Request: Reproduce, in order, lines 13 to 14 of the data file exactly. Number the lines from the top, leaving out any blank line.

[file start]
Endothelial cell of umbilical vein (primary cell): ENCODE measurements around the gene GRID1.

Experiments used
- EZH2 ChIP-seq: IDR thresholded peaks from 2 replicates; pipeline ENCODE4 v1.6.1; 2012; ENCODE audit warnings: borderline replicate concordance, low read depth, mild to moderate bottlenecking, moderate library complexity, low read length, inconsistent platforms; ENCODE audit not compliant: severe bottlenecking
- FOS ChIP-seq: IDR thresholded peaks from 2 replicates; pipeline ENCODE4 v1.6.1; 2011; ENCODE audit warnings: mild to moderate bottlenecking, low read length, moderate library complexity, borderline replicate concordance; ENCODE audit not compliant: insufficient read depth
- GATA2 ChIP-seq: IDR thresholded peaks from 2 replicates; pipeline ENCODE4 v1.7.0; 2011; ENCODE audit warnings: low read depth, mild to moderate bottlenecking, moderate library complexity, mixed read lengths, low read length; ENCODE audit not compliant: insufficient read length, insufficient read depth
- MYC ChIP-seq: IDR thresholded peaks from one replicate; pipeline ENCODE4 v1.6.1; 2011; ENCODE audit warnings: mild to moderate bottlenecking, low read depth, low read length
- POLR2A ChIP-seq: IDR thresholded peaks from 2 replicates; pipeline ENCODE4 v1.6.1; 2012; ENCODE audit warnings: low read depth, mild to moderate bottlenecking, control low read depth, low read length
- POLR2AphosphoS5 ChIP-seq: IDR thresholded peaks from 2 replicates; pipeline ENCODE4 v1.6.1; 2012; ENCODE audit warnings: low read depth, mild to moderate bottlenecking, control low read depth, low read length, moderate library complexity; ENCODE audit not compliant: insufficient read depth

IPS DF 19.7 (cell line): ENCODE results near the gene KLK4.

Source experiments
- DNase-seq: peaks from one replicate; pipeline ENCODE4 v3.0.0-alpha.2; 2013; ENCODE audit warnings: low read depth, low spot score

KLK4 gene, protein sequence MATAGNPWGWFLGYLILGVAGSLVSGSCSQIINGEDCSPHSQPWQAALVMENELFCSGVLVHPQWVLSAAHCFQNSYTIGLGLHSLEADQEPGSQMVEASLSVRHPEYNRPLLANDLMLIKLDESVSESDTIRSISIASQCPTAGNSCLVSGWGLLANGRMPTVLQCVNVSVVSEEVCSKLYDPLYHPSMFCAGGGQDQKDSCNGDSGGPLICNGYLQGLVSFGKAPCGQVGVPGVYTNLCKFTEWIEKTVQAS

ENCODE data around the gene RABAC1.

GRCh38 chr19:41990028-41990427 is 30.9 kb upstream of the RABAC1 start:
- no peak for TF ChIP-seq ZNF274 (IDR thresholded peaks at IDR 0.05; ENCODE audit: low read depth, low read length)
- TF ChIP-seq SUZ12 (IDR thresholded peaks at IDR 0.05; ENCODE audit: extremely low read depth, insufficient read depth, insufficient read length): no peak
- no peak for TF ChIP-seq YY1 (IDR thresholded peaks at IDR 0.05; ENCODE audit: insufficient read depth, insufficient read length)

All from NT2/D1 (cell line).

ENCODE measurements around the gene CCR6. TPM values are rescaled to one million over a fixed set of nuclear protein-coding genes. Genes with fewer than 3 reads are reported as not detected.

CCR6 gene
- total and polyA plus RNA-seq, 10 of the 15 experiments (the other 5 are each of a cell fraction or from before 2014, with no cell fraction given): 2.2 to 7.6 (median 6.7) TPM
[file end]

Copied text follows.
ENCODE data around the gene RABAC1.

GRCh38 chr19:41990028-41990427 is 30.9 kb upstream of the RABAC1 start: